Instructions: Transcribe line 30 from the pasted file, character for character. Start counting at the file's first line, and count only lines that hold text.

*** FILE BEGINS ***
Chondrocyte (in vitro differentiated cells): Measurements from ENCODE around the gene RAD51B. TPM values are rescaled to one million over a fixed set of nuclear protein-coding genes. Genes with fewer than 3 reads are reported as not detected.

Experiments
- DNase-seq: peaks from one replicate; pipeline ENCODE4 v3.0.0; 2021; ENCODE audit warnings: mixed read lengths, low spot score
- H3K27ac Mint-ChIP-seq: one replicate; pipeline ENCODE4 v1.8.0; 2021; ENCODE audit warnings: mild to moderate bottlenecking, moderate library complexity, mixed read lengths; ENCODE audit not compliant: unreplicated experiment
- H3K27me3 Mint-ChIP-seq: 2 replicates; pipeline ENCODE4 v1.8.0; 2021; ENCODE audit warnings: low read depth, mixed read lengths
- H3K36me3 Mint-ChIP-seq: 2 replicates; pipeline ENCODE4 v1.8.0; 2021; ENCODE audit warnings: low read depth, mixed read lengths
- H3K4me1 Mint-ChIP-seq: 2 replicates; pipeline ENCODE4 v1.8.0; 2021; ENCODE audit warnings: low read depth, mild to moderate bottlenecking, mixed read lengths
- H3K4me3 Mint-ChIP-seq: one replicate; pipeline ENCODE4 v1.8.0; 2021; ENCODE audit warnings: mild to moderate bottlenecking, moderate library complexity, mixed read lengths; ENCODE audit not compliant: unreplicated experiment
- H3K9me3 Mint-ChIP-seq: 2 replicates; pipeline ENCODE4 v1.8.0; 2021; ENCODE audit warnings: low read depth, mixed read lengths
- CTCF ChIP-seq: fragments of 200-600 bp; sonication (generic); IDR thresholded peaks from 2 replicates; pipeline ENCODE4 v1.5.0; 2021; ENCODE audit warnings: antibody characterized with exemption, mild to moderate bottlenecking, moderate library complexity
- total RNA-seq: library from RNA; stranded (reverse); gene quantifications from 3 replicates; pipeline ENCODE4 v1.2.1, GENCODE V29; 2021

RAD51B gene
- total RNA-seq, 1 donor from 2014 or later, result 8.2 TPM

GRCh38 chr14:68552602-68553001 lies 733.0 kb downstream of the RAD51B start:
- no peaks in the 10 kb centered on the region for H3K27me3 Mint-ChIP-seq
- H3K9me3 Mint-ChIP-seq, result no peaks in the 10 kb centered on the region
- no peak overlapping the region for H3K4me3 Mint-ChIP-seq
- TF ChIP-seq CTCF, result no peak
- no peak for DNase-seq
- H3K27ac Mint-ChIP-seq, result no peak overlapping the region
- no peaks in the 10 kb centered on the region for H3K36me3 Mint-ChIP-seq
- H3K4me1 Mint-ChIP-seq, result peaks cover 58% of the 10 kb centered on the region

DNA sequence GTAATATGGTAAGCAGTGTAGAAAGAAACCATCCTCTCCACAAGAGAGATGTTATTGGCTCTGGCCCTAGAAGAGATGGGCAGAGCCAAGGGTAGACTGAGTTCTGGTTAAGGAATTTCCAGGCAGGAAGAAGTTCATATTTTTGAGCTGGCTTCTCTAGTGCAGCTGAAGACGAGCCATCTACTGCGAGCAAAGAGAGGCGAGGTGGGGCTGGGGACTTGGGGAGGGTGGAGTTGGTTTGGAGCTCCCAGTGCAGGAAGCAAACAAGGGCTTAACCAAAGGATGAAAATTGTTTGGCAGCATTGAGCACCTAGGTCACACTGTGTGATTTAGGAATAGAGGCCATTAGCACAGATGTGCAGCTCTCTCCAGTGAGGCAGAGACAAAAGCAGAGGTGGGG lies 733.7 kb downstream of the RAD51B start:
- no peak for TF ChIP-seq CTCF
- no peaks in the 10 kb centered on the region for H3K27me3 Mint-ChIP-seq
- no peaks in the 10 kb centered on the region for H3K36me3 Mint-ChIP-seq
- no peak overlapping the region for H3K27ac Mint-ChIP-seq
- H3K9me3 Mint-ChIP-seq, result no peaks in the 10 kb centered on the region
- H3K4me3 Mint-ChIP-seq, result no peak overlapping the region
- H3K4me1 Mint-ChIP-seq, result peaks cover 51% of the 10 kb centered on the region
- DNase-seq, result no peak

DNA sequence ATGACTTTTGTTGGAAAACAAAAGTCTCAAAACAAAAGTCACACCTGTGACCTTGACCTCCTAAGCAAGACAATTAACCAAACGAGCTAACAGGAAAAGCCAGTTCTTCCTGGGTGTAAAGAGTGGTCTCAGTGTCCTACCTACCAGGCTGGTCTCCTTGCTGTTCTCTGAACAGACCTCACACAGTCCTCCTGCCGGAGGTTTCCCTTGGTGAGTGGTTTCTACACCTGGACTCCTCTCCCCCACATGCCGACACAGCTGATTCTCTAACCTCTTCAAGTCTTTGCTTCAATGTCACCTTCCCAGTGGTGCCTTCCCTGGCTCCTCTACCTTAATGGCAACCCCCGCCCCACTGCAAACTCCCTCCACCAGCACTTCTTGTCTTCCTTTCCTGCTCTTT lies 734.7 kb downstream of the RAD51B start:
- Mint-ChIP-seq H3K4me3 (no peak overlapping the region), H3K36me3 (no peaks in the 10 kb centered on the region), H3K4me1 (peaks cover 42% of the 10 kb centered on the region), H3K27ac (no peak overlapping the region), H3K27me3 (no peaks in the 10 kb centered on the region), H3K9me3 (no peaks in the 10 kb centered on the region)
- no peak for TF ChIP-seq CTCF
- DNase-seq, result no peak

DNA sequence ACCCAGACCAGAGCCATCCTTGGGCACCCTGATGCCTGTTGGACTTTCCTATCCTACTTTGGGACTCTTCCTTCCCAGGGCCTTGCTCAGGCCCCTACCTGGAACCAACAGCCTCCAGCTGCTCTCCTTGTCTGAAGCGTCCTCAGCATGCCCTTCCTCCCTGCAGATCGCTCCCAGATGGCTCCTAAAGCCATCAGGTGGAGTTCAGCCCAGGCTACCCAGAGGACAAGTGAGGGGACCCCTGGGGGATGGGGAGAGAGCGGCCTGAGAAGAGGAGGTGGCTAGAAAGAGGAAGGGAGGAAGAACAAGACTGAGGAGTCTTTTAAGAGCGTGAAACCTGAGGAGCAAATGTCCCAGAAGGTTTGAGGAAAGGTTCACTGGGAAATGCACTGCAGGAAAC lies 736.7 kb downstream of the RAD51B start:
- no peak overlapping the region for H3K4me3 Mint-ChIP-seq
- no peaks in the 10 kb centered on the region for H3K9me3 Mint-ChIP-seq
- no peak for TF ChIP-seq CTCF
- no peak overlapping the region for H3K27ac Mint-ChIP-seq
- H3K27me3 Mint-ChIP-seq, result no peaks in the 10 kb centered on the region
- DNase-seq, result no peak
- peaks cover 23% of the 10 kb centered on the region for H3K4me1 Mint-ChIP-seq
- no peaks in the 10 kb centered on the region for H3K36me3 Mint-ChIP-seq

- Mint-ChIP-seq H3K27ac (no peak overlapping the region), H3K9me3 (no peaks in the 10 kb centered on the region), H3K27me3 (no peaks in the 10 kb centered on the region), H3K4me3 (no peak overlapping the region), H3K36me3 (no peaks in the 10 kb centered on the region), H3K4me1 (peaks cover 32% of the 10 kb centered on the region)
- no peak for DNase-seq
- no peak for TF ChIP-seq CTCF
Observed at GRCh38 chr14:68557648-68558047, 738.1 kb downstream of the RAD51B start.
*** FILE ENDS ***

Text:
- H3K4me1 Mint-ChIP-seq, result peaks cover 51% of the 10 kb centered on the region